Commentary on Political Economy

Wednesday 30 December 2020



Five ways the pandemic is making the world less equal

Many billionaires benefited from rising asset prices, but workers, the young and developing economies have been hit hard © FT montage; Dpa

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The coronavirus pandemic is worsening global economic inequality in an array of ways, both geographically and socially.

As the first vaccines roll out, the spread of the virus is expected to decline in the coming months — but its economic impact is likely to linger, economists warn.

In a recent interview, Nobel laureate Angus Deaton said that rising inequality has “a lot has to do with jobs”; restrictions on activity that were introduced to combat the pandemic have hit poorer workers particularly hard, driving the greatest loss of global output in modern history.

As a result, the IMF estimates that income inequality rose more sharply in 2020 than it did in previous economic and financial crises.

Because the pandemic has increased inequality between nations, as well as between households, a decade of progress in reducing inequality has been wiped out in developing economies, according to the IMF.

1) Poor workers are becoming poorer

About 600m people work globally in the hardest-hit sectors such as hospitality and retail, according to the International Labour Organization.

These sectors contain particularly high proportions of women, ethnic minorities, migrants, the low-skilled and the young; they also tend to pay poorly.

Line chart of Million of people* showing Pandemic reverses long-term fall in extreme poverty

Sebastian Königs, labour economist at the OECD, said that “more vulnerable labour market groups — notably the low-skilled and workers in non-standard jobs — have been most strongly affected by job and earnings losses so far” which could “further increase existing wealth inequalities”.

Bar chart of % of population reporting worse financial situation than a year ago (December), by income level showing The pandemic has hit those on low incomes hardest

In addition, the informal economy has been hard-hit — and that is where some of the world’s most vulnerable workers are employed. About 2bn people around the world work informally, with limited access to social protection or benefits.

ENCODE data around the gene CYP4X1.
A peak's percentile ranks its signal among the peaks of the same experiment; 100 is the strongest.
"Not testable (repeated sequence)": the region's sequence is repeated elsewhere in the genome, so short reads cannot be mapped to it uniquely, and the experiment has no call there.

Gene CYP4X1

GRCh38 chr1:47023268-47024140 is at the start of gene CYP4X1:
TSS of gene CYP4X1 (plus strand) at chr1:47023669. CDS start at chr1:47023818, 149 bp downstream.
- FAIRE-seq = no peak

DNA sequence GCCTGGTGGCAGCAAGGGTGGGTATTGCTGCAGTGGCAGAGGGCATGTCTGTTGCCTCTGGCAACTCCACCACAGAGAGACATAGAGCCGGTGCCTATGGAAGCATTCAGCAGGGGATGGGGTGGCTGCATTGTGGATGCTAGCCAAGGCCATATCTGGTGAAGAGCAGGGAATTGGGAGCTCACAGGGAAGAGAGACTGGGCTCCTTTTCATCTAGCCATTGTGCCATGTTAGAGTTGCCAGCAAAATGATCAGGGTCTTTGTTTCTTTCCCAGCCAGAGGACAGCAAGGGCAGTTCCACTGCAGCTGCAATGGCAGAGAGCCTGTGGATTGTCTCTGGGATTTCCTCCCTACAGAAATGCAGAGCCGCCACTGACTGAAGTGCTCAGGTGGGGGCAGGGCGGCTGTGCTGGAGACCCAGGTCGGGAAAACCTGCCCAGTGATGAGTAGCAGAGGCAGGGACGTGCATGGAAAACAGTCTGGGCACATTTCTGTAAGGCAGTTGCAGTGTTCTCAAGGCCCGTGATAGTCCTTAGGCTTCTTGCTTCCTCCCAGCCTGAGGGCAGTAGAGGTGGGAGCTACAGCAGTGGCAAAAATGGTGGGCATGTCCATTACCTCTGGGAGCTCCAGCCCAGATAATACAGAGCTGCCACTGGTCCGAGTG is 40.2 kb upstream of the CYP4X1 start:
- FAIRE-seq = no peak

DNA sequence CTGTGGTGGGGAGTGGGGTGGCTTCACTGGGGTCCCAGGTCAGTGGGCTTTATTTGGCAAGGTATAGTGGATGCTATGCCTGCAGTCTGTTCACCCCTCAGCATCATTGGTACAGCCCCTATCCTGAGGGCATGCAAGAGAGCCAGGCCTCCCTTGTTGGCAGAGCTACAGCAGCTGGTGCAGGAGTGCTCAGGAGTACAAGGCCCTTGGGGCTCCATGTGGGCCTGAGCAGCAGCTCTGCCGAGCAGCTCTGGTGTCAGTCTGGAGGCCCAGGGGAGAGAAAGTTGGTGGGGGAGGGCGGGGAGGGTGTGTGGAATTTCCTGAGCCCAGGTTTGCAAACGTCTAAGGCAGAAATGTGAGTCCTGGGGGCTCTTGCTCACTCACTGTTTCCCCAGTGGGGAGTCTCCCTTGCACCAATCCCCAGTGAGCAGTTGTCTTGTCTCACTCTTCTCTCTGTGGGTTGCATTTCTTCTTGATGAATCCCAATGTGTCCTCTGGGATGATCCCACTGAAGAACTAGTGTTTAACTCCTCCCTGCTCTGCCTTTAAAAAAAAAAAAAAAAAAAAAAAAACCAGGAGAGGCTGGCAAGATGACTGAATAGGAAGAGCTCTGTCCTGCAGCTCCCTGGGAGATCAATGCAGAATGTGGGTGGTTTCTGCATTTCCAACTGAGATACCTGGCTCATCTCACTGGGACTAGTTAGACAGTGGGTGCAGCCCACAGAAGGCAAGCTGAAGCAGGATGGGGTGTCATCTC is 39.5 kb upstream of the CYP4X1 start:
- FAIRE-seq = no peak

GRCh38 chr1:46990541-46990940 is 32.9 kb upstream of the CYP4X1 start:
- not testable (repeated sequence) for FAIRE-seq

Their loss of income is one of the driving factors behind the World Bank’s forecast that the pandemic will push up to 150m more people into extreme poverty by 2022.

2) Inequality between countries is rising

Inequality between nations has also increased. Poorer countries went into the pandemic with less well-resourced healthcare systems and many have been hit by lost tourism revenue, lower remittances from citizens working abroad, collapsing exports and rising public debt.

Rich countries have been better able to protect their economies from the effects of the pandemic by boosting public spending, leaving developing economies to struggle without the kind of co-ordinated global action that was prompted by the financial crisis over a decade ago.

As a result economist Joseph Stiglitz recently warned that the pandemic “has exposed and exacerbated inequalities between countries just as it has within countries”.

Column chart of Covid-19 related fiscal measures, by type of economy (% of 2020 GDP) showing Richer countries can spend more to support their economies

Also, the pandemic-induced escalation in the pace of technology adoption around the world “risks widening the gap between rich and poor countries by shifting more investment to advanced economies where automation is already established”, according to Cristian Alonso, economist at the IMF.

And in the coming year, differences in access to vaccines is set to add to the divide.

3) The generation gap is worsening